“We got lectures from doctors, patients, donors; … then we got trained and had mock drives and they sent us back to our schools,” she explained.
As a campus ambassador, Criscitiello’s mission is to hold drives to swab people interested in joining the registry and to educate Brandeis students about the importance Gift of Life. Cricitiello also wants Brandeis students to be aware of how minor the donation procedure is and how rewarding it can be. The donation, if one is found to be a perfect match for a blood cancer patient, is fairly simple. 80 percent of the time, donors are asked to donate stem cells, a process similar to giving blood. 20 percent of the time, perfect matches are asked to donate bone marrow, which is a short surgical process similar in severity to getting one’s wisdom teeth taken out.
According to Criscitiello, one marrow donor told her that they were able to attend class on the same day as the surgery. Needless to say, neither of the procedures are harmful to the donor, and all procedures are paid for in full by Gift of Life. The only qualification for being in the registry is a genuine interest in donating.
“They really want committed donors,” Criscitiello commented, “I would personally be so happy to get called and potentially be able to help someone’s sister or mother. … It’s really personal for everyone.”
Unfortunately, Brandeis does not always make it simple to allow these drives to take place. Criscitiello has found that, ironically, “even though our school stands for social justice, it’s pretty inhibitory to allowing me to have these drives.” According to Criscitiello, campus ambassadors in other schools simply need to send out an email to receive funding, advertising and other assistance for their drives. In contrast, said Criscitiello, “Here, it’s pretty hard to get your foot in the door. … I’ve been told no to pretty much every drive I’ve tried to host.”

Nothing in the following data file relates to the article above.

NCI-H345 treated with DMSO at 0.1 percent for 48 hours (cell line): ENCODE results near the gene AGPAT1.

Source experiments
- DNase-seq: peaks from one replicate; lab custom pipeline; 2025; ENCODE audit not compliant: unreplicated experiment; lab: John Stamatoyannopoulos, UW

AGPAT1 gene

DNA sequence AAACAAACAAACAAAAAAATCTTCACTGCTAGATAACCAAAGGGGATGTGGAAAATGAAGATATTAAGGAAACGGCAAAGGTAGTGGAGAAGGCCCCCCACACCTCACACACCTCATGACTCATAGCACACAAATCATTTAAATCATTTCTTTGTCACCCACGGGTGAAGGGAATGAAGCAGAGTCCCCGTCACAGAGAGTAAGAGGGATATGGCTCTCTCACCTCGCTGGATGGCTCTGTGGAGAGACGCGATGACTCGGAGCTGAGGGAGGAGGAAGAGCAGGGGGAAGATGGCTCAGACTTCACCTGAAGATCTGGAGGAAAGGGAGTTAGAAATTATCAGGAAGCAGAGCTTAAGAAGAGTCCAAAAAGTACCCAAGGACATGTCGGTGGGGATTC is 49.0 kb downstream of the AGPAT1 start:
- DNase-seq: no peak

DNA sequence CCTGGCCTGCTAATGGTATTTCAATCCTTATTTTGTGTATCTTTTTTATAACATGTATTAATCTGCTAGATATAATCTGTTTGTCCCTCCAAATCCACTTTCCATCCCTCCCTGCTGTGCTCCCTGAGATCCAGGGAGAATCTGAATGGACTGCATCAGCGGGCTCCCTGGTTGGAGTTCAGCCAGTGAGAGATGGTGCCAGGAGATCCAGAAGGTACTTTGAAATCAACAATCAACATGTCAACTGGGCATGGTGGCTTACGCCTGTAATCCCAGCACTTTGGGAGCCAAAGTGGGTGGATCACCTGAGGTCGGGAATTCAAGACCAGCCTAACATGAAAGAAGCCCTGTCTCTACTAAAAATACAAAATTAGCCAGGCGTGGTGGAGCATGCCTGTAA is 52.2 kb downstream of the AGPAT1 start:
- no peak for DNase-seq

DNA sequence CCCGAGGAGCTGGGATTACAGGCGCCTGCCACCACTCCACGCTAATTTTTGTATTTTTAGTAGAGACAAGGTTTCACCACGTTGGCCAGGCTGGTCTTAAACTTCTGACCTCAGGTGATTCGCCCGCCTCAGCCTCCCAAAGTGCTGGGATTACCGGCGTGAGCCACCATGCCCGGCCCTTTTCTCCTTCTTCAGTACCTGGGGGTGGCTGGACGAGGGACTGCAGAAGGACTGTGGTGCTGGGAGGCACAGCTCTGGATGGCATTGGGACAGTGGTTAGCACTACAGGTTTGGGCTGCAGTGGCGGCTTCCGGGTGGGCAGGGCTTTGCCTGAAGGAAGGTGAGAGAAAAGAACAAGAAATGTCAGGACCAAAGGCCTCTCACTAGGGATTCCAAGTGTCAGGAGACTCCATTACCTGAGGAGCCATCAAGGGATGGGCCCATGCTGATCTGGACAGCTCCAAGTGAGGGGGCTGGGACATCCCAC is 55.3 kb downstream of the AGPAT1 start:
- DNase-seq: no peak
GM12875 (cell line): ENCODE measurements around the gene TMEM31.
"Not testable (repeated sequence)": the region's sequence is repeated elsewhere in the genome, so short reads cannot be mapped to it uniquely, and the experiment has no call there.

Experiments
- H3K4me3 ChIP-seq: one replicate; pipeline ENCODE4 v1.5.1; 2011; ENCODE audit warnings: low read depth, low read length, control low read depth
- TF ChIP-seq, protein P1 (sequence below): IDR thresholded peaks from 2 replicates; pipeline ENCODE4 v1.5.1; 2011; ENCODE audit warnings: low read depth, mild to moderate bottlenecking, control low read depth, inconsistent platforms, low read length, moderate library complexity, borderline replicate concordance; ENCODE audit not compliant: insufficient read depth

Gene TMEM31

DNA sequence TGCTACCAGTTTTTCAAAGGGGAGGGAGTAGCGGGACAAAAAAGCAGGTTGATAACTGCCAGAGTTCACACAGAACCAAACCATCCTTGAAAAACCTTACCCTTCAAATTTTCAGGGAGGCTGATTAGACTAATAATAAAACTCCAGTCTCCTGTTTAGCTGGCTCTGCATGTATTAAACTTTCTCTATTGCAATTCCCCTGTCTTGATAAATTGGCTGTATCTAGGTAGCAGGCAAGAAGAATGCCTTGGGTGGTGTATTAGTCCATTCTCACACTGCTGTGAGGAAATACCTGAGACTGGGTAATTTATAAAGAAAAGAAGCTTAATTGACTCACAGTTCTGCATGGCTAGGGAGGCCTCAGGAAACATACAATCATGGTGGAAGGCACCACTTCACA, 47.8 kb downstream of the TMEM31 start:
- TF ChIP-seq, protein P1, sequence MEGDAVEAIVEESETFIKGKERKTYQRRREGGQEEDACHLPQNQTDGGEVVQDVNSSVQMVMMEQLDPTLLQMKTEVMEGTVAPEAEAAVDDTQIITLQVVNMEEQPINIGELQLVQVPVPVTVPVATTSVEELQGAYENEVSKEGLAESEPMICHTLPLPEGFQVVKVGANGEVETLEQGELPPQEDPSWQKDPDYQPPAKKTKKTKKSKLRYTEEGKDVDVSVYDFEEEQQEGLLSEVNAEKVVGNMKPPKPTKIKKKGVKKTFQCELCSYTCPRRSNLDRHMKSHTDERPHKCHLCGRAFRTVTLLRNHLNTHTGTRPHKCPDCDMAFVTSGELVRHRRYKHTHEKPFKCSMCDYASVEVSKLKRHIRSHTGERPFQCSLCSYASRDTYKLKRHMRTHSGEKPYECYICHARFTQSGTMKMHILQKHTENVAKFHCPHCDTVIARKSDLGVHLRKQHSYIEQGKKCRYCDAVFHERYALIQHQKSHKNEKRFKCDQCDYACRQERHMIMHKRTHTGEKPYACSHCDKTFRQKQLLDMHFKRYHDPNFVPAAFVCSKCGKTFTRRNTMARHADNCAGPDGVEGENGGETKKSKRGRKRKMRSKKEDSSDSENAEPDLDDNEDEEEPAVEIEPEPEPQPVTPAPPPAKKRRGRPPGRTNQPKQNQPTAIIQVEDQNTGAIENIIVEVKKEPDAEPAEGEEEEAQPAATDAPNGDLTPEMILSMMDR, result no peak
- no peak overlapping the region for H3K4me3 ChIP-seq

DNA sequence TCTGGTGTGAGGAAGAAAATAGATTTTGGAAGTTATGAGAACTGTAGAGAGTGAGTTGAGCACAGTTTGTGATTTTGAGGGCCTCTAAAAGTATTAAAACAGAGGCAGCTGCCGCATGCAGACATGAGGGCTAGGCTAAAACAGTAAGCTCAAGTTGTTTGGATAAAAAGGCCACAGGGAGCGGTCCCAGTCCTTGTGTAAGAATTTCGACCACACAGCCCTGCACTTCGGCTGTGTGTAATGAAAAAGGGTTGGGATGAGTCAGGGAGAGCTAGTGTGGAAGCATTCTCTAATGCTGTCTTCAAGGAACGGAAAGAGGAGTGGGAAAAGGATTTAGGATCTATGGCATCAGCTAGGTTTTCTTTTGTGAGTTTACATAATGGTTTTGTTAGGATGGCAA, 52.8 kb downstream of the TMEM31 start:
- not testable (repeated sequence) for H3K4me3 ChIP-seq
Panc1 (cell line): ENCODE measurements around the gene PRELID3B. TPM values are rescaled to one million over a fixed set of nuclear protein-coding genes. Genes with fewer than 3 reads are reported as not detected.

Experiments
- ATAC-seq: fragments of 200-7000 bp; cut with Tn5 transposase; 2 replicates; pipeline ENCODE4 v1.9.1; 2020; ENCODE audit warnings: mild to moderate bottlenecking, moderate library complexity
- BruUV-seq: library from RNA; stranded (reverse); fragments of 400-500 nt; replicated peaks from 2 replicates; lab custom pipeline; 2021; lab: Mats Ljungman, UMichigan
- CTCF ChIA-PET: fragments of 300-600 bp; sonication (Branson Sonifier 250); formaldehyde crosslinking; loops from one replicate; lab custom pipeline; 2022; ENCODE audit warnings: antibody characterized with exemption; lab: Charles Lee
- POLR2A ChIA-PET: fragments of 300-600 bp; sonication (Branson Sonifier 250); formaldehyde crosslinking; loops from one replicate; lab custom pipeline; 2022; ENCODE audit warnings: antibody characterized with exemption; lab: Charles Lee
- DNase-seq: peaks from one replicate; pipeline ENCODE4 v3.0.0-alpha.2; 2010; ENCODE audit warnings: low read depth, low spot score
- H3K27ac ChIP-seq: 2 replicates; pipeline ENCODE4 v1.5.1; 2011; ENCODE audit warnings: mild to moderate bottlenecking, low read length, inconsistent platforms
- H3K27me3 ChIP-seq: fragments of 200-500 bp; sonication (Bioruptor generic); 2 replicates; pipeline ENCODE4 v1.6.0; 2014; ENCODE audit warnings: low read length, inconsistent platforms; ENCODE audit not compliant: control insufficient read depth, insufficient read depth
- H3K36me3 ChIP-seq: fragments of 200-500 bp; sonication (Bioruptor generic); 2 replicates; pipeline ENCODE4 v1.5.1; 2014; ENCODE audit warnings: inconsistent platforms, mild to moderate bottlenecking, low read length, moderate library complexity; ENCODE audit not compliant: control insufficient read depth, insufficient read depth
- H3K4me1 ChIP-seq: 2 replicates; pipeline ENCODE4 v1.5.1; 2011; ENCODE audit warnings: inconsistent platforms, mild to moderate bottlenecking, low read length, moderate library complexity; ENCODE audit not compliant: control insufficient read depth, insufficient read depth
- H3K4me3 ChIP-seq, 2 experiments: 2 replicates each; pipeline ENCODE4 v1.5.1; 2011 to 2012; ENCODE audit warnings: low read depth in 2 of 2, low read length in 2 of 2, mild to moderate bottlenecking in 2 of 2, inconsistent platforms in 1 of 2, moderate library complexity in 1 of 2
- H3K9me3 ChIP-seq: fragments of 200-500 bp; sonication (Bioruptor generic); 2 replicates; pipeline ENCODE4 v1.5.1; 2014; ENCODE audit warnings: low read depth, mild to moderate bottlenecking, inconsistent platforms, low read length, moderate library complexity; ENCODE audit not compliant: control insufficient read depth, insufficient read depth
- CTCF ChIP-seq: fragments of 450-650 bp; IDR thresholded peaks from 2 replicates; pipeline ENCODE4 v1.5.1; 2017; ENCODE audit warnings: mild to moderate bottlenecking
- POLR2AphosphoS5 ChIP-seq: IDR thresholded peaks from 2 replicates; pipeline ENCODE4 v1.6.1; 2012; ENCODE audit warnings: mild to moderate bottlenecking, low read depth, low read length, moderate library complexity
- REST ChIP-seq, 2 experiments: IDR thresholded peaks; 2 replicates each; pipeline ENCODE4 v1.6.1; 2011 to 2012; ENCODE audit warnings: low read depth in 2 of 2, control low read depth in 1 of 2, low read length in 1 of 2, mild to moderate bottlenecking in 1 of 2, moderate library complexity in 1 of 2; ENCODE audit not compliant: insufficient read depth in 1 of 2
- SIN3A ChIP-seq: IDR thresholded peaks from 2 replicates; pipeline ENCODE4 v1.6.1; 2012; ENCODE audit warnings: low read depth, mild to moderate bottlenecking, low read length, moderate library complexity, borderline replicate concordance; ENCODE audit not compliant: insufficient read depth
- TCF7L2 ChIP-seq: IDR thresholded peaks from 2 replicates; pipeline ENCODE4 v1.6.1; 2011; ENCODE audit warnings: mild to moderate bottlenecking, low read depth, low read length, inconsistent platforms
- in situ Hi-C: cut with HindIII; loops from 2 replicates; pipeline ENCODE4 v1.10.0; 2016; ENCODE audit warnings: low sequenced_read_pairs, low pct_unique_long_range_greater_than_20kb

In comparison, Criscitiello has also experienced largely positive feedback from the student body. At a drive she ran at the study abroad fair in collaboration with Hebrew University, many students approached her, already passionate about the cause, to commend her for running the drive. Consequently, Criscitiello said, “their enthusiasm rubbed off on strangers walking by and they were like, ‘Oh what’s this? Let me come hear about it.” The result was an excited and impassioned crowd and a successful drive, Criscitiello’s two goals for Gift of Life on campus.
Despite the ups and downs she has experienced, Criscitiello has not let any barriers stifle her success at Brandeis. Since the start of the fall semester, she has already run three drives and swabbed 61 people. She hopes to add more students to the registry by the time she graduates and spark a passion within the Brandeis community for the Gift of Life registry, similar to what she feels.
“A lot of community service makes you feel warm and fuzzy; makes you feel really good,” Criscitiello commented. “But this just seems huge.”